Net neutrality, the set of rules requiring internet service providers to treat all traffic as equal, is dead.
The five members of the Federal Communications Commission voted Thursday 3-2 along party lines to scrap Obama-era net neutrality rules, returning to a "light touch" approach and ending what Chairman Ajit Pai has called the federal government's "micromanaging" of the internet.
Other than the social media uproar, there won't be any immediate changes to your internet experience.
"Realistically, I don’t think consumers are going to see much of a difference," said Daniel Lyons, an associate professor of law at Boston College and a tech policy expert.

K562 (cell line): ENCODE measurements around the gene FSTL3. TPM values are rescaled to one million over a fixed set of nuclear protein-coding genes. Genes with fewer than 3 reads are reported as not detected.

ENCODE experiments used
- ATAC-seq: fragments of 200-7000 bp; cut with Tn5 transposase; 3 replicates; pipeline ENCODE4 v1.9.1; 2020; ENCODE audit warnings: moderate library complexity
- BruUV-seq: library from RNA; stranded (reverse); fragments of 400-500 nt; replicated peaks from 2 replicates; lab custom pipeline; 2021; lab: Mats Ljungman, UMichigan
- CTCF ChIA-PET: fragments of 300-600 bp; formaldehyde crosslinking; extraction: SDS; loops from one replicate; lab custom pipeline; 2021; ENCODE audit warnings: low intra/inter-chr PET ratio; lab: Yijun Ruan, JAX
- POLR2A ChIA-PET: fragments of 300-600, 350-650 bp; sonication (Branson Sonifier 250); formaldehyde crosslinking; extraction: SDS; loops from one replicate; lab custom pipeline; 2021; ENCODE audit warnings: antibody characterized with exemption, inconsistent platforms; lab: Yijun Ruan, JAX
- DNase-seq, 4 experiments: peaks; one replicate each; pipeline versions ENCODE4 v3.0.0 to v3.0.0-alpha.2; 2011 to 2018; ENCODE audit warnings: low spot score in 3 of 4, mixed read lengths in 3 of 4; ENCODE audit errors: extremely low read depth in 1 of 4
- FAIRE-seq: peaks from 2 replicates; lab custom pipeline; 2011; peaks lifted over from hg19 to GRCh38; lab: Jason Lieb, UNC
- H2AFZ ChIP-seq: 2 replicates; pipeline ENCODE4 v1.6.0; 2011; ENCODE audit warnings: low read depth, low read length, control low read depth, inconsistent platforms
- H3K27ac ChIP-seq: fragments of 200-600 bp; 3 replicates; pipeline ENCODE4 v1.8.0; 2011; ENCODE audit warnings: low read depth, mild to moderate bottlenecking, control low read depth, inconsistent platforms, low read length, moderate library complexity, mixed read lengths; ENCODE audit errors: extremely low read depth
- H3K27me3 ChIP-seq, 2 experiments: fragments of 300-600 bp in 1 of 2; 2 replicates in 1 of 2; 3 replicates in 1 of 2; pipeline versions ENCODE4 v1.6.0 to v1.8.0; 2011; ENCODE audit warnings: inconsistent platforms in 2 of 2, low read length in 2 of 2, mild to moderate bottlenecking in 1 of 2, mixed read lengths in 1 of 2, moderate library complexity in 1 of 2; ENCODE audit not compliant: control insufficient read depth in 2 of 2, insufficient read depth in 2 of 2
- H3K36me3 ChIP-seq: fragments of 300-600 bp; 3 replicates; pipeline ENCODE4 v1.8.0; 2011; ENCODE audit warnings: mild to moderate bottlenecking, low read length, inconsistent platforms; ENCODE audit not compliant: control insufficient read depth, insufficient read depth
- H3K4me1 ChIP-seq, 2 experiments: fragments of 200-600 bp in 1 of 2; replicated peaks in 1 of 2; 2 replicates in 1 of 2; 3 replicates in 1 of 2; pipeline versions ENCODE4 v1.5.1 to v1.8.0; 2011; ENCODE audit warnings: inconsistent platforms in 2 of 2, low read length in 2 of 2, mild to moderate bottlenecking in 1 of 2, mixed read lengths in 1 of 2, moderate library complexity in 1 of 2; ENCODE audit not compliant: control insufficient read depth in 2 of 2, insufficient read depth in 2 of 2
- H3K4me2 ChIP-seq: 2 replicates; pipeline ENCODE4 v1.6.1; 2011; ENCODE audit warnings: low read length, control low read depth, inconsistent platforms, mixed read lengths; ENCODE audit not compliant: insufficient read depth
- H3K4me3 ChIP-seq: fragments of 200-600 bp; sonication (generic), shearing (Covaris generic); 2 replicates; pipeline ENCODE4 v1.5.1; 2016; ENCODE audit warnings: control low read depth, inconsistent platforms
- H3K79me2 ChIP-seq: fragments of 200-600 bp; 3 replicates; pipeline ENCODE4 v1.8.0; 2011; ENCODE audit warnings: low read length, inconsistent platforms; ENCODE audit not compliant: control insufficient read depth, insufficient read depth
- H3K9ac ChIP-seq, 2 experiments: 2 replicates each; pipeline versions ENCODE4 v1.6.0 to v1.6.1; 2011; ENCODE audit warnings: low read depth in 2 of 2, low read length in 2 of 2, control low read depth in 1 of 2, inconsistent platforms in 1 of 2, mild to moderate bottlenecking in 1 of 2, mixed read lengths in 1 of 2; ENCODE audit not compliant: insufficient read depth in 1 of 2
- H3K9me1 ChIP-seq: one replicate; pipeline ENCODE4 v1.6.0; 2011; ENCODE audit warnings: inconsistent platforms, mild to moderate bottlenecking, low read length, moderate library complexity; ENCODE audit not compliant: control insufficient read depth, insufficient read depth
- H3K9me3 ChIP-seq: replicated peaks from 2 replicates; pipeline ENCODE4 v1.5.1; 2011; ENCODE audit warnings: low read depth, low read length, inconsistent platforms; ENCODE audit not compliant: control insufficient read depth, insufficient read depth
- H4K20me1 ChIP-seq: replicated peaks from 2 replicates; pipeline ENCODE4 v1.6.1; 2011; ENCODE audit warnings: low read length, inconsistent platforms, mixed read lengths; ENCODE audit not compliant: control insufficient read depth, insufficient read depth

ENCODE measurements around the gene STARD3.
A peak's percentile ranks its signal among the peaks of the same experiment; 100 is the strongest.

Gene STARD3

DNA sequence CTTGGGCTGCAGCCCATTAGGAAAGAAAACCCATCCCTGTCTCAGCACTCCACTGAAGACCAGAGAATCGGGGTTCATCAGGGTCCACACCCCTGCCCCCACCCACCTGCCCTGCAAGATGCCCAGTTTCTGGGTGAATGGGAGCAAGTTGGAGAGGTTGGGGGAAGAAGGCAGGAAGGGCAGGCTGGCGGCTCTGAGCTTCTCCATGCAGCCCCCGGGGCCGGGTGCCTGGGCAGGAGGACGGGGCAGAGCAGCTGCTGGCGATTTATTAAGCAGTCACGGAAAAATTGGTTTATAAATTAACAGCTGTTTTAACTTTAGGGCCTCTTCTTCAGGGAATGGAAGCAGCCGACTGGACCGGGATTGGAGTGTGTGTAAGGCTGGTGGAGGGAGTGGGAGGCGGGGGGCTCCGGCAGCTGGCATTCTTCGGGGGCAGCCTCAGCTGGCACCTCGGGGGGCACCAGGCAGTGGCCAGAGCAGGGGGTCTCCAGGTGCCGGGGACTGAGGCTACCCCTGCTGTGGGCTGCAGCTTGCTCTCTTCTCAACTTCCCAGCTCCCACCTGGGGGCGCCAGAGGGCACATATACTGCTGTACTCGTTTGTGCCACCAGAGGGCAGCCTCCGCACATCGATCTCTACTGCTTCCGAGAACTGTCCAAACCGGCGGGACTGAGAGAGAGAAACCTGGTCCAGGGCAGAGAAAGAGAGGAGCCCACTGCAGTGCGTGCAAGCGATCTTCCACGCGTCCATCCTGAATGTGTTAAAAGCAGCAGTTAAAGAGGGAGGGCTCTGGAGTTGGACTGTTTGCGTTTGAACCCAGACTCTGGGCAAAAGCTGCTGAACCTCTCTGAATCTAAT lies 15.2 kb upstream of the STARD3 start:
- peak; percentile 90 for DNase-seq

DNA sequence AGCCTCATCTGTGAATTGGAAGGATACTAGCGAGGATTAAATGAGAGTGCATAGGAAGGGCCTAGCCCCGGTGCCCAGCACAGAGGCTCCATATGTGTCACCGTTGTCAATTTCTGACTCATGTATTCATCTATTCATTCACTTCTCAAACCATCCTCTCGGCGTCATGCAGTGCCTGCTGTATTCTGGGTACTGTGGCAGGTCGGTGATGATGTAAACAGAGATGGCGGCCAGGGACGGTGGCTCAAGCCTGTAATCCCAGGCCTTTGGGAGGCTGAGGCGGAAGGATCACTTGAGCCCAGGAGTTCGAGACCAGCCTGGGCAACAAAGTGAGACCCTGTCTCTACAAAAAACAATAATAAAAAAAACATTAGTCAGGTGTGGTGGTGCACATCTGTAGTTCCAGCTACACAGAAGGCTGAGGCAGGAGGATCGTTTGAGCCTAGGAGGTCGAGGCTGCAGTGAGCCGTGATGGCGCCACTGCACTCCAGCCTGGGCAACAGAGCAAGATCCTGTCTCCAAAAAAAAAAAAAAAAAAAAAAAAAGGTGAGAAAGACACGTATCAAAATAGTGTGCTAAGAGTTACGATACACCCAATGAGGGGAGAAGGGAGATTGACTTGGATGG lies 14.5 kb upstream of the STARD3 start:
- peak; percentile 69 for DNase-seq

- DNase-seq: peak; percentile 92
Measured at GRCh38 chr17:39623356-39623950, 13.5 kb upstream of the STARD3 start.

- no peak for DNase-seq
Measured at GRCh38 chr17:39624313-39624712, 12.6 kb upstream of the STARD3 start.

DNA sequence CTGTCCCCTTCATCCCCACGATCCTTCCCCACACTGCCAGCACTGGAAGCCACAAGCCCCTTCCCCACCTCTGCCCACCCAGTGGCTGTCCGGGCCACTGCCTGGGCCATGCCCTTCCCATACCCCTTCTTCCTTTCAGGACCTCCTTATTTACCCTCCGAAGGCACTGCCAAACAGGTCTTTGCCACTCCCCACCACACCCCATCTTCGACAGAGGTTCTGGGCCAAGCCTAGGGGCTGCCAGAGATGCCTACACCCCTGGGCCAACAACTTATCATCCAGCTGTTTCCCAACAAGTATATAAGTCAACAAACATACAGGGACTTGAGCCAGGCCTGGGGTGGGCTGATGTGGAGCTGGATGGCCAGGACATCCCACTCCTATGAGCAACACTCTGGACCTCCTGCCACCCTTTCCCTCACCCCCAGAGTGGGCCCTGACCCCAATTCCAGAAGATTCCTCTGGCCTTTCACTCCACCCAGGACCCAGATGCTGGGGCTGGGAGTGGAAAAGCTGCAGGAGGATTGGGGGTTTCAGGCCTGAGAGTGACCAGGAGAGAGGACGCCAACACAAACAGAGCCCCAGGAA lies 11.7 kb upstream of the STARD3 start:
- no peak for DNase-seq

While the ramifications won't be immediately felt, Commissioner Rosenworcel, who voted against gutting net neutrality, warned there could be long-term consequences.
"What this proposal would do is it would give broadband providers the legal right and the power to start blocking websites, or censoring content if they don't have a commercial relationship with that content. And so the open internet as we know it could change," she told NBC News. "Perhaps not immediately, but over time. And I think that's troubling."